Tea party" activists across the nation tried to put the "independence" back in Independence Day this weekend with festivals and other gatherings focused on the Constitution -- and how to use it for political gain.RTWT.
Coupled with an upsurge in organized classes and book clubs, the trend reflects a growing effort among conservatives to teach supporters how to do political battle using an inviolable weapon: the nation's founding documents. It's a change in emphasis for a movement that rose to prominence with spirited and sometimes unruly protests across the nation.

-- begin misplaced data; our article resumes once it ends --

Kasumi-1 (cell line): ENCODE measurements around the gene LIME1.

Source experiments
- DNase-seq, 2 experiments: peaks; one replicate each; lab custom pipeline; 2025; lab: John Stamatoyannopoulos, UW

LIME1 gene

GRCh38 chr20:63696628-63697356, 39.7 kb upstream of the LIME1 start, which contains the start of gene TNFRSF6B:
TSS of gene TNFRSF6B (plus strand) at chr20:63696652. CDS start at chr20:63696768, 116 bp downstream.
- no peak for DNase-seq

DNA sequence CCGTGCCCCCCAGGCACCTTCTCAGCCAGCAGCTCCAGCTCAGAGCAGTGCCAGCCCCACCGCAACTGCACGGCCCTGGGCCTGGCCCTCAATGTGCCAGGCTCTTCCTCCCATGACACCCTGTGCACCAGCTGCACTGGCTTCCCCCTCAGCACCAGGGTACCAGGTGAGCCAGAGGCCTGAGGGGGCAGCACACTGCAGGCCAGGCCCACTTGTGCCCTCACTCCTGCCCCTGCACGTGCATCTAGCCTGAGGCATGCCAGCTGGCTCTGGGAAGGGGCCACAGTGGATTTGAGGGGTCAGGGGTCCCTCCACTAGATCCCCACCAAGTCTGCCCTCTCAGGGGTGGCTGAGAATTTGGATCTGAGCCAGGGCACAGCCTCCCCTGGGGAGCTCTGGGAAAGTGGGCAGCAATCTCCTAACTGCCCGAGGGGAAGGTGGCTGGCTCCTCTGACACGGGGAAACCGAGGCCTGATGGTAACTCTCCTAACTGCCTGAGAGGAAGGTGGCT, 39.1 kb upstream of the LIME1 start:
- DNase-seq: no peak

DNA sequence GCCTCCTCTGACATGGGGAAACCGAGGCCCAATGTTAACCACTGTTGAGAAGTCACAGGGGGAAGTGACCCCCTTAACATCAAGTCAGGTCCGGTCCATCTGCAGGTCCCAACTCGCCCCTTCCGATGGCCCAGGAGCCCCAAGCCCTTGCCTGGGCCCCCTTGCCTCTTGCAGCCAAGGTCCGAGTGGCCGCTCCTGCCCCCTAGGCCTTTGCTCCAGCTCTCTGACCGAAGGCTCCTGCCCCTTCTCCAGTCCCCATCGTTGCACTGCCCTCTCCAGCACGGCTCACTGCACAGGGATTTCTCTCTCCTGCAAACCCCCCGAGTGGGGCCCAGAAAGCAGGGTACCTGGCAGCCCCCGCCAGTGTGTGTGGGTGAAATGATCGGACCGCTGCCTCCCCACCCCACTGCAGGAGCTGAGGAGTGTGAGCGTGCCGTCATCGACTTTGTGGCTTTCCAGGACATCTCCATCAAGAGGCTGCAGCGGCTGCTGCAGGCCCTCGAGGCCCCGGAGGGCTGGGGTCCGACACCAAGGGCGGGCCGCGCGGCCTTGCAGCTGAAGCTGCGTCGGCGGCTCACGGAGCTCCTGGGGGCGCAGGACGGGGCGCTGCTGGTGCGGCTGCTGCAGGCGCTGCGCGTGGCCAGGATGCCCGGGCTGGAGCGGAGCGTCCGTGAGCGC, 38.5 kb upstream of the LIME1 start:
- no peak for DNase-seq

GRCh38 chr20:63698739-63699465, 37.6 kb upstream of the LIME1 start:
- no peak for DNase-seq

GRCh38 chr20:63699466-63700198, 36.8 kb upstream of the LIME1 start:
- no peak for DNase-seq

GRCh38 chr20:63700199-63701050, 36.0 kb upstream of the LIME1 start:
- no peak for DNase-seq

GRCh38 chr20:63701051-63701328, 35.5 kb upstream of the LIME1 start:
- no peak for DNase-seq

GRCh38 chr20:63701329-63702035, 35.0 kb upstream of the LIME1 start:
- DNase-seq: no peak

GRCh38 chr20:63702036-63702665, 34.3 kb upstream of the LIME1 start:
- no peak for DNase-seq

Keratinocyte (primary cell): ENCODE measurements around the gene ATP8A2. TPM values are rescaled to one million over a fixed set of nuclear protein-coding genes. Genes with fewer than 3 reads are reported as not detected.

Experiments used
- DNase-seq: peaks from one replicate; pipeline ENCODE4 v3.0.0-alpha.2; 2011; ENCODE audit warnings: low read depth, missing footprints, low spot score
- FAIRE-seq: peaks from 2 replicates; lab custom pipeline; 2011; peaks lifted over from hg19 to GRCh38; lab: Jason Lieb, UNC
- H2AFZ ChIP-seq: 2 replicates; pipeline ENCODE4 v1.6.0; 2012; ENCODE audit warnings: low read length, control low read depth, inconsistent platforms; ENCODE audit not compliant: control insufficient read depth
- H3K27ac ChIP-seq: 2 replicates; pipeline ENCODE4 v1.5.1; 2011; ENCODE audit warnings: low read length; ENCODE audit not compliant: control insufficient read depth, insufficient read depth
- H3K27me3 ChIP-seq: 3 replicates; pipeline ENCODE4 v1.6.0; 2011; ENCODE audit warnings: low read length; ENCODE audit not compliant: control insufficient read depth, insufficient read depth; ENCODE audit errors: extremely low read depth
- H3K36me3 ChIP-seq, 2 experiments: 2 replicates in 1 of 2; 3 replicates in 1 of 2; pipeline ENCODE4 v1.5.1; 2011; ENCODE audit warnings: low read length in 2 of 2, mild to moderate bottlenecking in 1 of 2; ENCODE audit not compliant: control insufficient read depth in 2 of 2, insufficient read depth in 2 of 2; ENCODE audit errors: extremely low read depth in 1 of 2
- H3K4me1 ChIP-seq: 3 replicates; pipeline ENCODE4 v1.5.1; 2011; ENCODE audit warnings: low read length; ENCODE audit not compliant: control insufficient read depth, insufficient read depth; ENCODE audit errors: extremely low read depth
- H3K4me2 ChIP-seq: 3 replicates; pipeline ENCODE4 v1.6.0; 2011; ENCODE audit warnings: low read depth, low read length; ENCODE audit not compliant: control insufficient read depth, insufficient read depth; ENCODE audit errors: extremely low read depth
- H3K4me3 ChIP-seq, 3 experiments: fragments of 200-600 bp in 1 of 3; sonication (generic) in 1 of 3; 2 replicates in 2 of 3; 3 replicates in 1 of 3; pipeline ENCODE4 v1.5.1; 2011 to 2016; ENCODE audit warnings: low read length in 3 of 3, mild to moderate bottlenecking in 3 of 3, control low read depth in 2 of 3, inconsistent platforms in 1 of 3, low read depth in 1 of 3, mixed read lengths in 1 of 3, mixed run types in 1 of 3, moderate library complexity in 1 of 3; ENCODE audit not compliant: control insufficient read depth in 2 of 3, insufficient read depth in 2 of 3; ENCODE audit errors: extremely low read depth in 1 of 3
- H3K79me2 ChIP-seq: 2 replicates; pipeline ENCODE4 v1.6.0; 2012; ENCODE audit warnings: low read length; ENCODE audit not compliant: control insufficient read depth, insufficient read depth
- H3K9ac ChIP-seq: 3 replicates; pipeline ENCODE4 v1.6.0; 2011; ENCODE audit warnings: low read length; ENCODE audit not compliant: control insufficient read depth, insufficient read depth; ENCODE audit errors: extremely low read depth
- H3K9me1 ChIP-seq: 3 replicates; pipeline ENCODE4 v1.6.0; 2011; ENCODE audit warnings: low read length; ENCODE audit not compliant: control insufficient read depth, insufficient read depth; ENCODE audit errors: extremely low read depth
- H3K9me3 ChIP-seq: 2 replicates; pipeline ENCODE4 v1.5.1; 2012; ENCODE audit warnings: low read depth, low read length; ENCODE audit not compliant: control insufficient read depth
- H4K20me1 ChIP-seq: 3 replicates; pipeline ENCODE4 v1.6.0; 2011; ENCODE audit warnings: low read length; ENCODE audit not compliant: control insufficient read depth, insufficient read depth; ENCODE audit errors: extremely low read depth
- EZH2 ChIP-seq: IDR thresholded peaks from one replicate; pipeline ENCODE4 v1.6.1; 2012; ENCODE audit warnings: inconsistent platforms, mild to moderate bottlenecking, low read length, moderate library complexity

One of the points in the article --- that tea partiers are just now stressing constitutional principles --- doesn't square with my experience. I recall sometime after last summer's town halls finished up, the next batch of tea party events became even larger revivals for constitutionalism. And pretty much all this year, my local group has been hammering the nation's founding principles at events. In any case, Gallup's got some new findings that confirm it's mostly limited government principles of concern to tea partiers, and while yes, the Founders wanted to correct the deficiencies of the weak confederation of states during the Revolutionary War, it's probably not accurate to overstate the case that they unequivocally backed strong centralized government. I can't vouch for all of these quotes below, but not even Alexander Hamilton --- among the strongest proponents of federal power in 1787 --- could accurately be portrayed as completely favoring centralization over ultimate guarantees for the liberties of the people.